A Schofield Barracks aviation brigade deploying to southern Afghanistan with 2,600 Hawaii soldiers and 95 helicopters has been unable to conduct high-altitude training on the Big Island because of an inadequate Army environmental assessment, officials said.
The delay has put the 25th Combat Aviation Brigade in a time and money crunch.
The high-altitude flights are not only required by the Army, but also represent “very important lifesaving training,” said Col. Frank Tate, brigade commander.
Helicopters frequently deliver combat soldiers to high-altitude locations in Afghanistan, where aerodynamics and terrain make flying extra challenging.
“All of the lives of those soldiers, not only in the air crew but certainly riding in the back, depend on the proficiency of these air crews coming from Hawaii, showing up in Afghanistan and, on day one when they arrive, being able to safely insert and/or extract those people off those kinds of mountaintops,” Tate said.
The Army needs a conservation district use permit from the state Department of Land and Natural Resources to use six pre-existing landing zones high on the slopes on Mauna Kea and Mauna Loa.
Absent that permit, Tate said he’s had to send about 30 pilots to Colorado for training, and that number is likely to increase.
Initially the plan was for the brigade to train on the Big Island from February to August, then begin loading up the helicopters and other equipment in October. The soldiers themselves are expected to start leaving after Christmas.
The delay is “a significant problem for us,” said Tate. “We are very concerned, obviously, about the community’s concerns — which is why we’re going through all the extra steps to make sure that we address those concerns. But in the meantime … the clock is ticking.”
For a large-scale training on the mainland, the cost would easily climb into the millions of dollars. Shipping the entire brigade to the mainland for the training would be in the tens of millions. Tate said his biggest concern is the extra time spent away from families ahead of a yearlong deployment.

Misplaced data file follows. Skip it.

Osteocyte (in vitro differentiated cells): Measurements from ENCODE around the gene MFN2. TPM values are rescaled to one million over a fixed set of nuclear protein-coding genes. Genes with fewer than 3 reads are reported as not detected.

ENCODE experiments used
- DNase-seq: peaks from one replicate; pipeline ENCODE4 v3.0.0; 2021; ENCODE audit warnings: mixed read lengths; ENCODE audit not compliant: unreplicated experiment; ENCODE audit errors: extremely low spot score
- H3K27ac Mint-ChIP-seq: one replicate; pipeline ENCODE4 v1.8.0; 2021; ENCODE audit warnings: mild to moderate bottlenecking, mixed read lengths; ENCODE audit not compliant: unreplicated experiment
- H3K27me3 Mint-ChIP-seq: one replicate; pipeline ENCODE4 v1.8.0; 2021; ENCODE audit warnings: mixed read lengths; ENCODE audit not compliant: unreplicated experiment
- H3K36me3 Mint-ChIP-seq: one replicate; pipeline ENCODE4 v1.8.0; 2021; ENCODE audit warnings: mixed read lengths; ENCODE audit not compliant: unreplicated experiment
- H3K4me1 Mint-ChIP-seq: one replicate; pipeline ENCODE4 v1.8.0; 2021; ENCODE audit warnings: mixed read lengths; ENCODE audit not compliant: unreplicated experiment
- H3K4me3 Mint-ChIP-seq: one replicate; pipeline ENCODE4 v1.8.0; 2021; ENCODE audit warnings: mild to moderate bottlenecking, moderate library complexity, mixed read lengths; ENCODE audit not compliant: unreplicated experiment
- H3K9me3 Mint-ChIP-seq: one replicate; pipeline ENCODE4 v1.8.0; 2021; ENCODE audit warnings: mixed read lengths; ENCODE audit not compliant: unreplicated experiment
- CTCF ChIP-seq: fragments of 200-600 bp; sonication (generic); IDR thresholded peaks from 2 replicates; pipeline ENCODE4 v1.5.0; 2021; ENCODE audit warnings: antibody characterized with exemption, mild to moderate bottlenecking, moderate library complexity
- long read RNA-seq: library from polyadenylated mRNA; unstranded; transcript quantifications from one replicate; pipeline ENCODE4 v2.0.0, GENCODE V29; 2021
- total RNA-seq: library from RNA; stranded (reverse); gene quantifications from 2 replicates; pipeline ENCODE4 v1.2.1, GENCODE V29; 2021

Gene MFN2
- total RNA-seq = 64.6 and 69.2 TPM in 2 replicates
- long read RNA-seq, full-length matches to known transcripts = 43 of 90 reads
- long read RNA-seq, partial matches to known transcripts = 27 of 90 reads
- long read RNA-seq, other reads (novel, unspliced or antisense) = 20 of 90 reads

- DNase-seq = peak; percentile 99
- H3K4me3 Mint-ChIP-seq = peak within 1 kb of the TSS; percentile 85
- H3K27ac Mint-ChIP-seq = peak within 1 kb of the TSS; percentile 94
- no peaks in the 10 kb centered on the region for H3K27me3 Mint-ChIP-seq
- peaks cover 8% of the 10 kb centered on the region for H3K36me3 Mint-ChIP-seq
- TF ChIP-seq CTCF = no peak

The first environmental assessment, which was 160 pages long and cost more than $300,000, was met with widespread community criticism and concern when it was released in December.
“The problem with the first EA is that it was very poorly done,” said Ron Terry, a member of the Mauna Kea Management Board. “It did not describe the action very well, and it did not describe the environment well.”
The Idaho- and Virginia-based companies that produced the study “didn’t consult with anybody over here,” Terry said. “You’d think if you are doing something on Mauna Kea near the summit, that you would talk to the people who manage the summit.”
The Army said in January it was taking “full responsibility for what’s being called ‘miscommunication,’” and looked forward to “clearing up any confusion that it may have caused.”
The Army said it has since consulted with community groups on the proposed training, specifically the Waimea Rotary on Jan. 5, the Pohakuloa Training Area Community Advisory Council on Jan. 14, the Office of Mauna Kea Management on Jan. 25, Mauna Kea Neighbors on Feb. 3, the Hawaii Island Economic Development Board on Feb. 8, the Hawaii Leeward Planning Conference on Feb. 23 and Kahu Ku Mauna (Guardians of the Mountain) on Feb. 25.